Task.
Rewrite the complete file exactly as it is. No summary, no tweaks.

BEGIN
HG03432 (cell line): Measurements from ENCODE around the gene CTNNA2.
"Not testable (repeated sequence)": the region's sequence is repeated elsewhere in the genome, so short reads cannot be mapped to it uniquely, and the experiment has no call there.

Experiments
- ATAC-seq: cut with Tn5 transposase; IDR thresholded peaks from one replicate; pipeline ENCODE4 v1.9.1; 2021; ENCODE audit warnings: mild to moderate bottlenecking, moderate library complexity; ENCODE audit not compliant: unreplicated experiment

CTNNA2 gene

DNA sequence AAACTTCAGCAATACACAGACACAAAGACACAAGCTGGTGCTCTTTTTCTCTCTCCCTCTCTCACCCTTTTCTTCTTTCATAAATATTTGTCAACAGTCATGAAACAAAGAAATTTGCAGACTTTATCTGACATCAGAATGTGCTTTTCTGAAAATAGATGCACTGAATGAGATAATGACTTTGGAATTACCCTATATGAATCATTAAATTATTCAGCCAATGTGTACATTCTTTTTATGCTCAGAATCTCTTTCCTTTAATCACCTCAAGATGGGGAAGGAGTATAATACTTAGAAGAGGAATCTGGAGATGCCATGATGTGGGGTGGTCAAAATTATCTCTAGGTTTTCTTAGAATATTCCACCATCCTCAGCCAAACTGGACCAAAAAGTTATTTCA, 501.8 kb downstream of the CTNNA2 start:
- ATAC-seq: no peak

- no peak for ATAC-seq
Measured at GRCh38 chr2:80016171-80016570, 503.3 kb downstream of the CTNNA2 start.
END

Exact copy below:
HG03432 (cell line): Measurements from ENCODE around the gene CTNNA2.
"Not testable (repeated sequence)": the region's sequence is repeated elsewhere in the genome, so short reads cannot be mapped to it uniquely, and the experiment has no call there.

Experiments
- ATAC-seq: cut with Tn5 transposase; IDR thresholded peaks from one replicate; pipeline ENCODE4 v1.9.1; 2021; ENCODE audit warnings: mild to moderate bottlenecking, moderate library complexity; ENCODE audit not compliant: unreplicated experiment

CTNNA2 gene

DNA sequence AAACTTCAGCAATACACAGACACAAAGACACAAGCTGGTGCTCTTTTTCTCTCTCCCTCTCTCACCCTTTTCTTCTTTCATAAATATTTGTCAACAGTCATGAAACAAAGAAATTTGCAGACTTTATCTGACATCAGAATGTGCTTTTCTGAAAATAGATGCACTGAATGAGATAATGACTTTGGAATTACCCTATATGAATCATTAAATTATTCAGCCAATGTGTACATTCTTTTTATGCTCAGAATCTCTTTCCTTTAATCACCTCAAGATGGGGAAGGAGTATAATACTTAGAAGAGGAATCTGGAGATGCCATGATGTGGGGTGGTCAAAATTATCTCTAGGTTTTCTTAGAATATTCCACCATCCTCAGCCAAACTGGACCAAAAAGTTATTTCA, 501.8 kb downstream of the CTNNA2 start:
- ATAC-seq: no peak

- no peak for ATAC-seq
Measured at GRCh38 chr2:80016171-80016570, 503.3 kb downstream of the CTNNA2 start.